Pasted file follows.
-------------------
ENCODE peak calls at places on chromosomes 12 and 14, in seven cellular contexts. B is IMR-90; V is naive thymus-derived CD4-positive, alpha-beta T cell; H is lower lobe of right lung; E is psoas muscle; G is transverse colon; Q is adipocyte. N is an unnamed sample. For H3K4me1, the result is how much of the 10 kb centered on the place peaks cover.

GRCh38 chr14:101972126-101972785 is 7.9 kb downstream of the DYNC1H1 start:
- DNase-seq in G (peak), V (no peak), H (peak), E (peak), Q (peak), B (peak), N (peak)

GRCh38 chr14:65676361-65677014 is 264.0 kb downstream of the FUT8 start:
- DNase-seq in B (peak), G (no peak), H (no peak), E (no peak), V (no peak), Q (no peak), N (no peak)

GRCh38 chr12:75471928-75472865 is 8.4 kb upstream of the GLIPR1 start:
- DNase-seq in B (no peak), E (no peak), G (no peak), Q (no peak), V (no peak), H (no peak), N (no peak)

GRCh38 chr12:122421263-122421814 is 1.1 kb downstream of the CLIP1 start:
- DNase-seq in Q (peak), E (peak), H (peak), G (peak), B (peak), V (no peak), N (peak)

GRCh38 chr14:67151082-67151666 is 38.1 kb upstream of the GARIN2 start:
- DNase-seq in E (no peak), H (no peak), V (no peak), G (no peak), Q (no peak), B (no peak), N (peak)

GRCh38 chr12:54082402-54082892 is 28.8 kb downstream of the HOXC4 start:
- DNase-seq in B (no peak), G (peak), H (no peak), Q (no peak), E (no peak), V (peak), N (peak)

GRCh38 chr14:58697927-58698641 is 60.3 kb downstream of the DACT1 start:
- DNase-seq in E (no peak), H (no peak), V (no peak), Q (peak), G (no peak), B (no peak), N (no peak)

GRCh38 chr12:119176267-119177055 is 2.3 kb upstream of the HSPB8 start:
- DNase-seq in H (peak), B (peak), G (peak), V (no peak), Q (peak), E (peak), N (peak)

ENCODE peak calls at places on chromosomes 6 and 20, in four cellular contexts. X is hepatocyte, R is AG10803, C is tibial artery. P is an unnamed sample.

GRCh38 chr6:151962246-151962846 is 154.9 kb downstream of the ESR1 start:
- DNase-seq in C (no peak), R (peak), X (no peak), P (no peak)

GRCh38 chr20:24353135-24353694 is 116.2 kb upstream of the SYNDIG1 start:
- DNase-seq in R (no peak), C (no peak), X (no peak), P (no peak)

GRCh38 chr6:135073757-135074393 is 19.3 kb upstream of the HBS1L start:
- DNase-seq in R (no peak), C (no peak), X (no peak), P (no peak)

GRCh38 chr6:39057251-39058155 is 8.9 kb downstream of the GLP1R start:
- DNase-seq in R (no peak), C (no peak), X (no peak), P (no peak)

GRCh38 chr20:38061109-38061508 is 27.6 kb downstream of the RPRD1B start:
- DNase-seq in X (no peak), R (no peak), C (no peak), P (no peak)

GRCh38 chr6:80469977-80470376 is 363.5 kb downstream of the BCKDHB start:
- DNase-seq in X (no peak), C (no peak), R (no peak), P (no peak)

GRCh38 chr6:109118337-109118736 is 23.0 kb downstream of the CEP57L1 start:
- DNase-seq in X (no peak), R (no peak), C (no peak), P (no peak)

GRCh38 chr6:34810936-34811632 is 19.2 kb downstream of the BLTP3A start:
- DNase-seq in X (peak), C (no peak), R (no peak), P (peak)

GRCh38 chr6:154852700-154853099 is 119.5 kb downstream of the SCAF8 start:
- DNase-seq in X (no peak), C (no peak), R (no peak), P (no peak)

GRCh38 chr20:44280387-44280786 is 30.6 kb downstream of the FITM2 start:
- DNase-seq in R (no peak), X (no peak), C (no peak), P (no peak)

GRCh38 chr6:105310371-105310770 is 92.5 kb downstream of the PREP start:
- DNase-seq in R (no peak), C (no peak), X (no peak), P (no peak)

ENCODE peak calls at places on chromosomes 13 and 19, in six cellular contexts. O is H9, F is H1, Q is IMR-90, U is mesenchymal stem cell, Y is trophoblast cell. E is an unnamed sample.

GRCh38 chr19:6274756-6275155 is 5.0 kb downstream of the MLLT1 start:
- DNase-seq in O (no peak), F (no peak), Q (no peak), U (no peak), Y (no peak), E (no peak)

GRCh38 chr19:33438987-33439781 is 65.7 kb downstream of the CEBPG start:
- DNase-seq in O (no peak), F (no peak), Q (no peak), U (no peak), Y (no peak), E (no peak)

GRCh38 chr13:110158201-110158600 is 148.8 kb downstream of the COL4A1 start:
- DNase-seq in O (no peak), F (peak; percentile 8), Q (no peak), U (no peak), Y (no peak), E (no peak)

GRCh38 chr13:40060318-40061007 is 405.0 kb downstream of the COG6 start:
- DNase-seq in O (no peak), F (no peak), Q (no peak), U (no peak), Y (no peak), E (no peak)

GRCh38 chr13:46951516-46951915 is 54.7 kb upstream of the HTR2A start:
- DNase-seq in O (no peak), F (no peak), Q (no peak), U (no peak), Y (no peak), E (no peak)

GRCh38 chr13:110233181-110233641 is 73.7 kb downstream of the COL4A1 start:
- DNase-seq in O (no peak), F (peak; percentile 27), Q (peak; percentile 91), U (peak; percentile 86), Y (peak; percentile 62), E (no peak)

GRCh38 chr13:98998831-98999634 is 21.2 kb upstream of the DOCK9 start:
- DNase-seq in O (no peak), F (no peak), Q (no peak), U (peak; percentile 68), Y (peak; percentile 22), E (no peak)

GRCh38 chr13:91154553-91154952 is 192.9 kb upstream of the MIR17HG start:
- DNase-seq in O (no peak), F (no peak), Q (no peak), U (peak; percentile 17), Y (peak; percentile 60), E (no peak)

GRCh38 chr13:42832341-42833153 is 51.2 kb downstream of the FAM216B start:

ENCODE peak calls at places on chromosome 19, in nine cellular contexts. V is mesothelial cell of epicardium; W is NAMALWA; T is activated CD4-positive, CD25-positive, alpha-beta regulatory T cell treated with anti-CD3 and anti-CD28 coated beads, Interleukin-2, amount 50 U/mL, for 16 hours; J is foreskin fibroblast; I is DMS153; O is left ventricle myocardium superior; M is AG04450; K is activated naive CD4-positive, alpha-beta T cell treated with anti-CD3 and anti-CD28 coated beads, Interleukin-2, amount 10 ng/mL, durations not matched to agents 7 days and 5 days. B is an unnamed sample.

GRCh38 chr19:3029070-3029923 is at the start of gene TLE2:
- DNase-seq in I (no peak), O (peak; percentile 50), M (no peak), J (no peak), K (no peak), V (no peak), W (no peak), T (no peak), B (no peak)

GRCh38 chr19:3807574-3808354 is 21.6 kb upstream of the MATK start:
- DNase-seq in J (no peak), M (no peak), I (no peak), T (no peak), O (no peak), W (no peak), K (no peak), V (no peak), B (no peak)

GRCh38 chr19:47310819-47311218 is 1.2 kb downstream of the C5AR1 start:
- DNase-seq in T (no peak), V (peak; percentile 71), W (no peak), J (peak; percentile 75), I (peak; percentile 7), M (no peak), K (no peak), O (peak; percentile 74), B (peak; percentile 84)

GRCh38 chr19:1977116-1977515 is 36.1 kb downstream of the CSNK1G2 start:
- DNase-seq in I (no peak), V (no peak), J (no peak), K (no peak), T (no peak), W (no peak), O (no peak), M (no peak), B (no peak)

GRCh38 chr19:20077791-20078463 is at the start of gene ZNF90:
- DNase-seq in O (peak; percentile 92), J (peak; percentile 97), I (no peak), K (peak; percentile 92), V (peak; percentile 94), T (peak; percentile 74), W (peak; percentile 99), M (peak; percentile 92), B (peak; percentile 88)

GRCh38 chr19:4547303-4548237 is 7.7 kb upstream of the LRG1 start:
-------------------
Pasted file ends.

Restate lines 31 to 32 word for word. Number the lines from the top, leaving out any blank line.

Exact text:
GRCh38 chr6:109118337-109118736 is 23.0 kb downstream of the CEP57L1 start:
- DNase-seq in X (no peak), R (no peak), C (no peak), P (no peak)